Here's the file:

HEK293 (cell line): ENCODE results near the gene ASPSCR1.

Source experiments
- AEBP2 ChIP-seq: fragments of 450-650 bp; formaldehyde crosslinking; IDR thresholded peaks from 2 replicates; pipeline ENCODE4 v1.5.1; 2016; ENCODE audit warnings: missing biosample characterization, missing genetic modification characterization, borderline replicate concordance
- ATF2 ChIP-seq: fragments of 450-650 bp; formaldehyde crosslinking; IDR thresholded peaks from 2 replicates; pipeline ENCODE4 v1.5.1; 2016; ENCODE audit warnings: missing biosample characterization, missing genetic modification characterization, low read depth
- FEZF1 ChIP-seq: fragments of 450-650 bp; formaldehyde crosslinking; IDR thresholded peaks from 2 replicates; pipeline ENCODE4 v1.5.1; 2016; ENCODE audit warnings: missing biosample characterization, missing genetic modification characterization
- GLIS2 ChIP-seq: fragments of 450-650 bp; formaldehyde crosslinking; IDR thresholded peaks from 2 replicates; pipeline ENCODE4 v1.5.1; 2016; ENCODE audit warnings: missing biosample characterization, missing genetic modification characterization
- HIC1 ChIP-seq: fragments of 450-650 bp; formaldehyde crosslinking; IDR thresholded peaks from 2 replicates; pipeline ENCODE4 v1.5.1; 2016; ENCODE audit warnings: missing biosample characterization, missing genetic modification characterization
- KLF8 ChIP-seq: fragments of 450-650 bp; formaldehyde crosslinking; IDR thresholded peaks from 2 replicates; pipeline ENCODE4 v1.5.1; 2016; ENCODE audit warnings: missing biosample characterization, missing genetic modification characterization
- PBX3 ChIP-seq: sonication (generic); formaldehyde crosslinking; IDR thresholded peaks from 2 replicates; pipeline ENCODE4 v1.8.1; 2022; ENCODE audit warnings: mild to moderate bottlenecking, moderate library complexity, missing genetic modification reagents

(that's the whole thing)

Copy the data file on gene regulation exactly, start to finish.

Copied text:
HEK293 (cell line): ENCODE results near the gene ASPSCR1.

Source experiments
- AEBP2 ChIP-seq: fragments of 450-650 bp; formaldehyde crosslinking; IDR thresholded peaks from 2 replicates; pipeline ENCODE4 v1.5.1; 2016; ENCODE audit warnings: missing biosample characterization, missing genetic modification characterization, borderline replicate concordance
- ATF2 ChIP-seq: fragments of 450-650 bp; formaldehyde crosslinking; IDR thresholded peaks from 2 replicates; pipeline ENCODE4 v1.5.1; 2016; ENCODE audit warnings: missing biosample characterization, missing genetic modification characterization, low read depth
- FEZF1 ChIP-seq: fragments of 450-650 bp; formaldehyde crosslinking; IDR thresholded peaks from 2 replicates; pipeline ENCODE4 v1.5.1; 2016; ENCODE audit warnings: missing biosample characterization, missing genetic modification characterization
- GLIS2 ChIP-seq: fragments of 450-650 bp; formaldehyde crosslinking; IDR thresholded peaks from 2 replicates; pipeline ENCODE4 v1.5.1; 2016; ENCODE audit warnings: missing biosample characterization, missing genetic modification characterization
- HIC1 ChIP-seq: fragments of 450-650 bp; formaldehyde crosslinking; IDR thresholded peaks from 2 replicates; pipeline ENCODE4 v1.5.1; 2016; ENCODE audit warnings: missing biosample characterization, missing genetic modification characterization
- KLF8 ChIP-seq: fragments of 450-650 bp; formaldehyde crosslinking; IDR thresholded peaks from 2 replicates; pipeline ENCODE4 v1.5.1; 2016; ENCODE audit warnings: missing biosample characterization, missing genetic modification characterization
- PBX3 ChIP-seq: sonication (generic); formaldehyde crosslinking; IDR thresholded peaks from 2 replicates; pipeline ENCODE4 v1.8.1; 2022; ENCODE audit warnings: mild to moderate bottlenecking, moderate library complexity, missing genetic modification reagents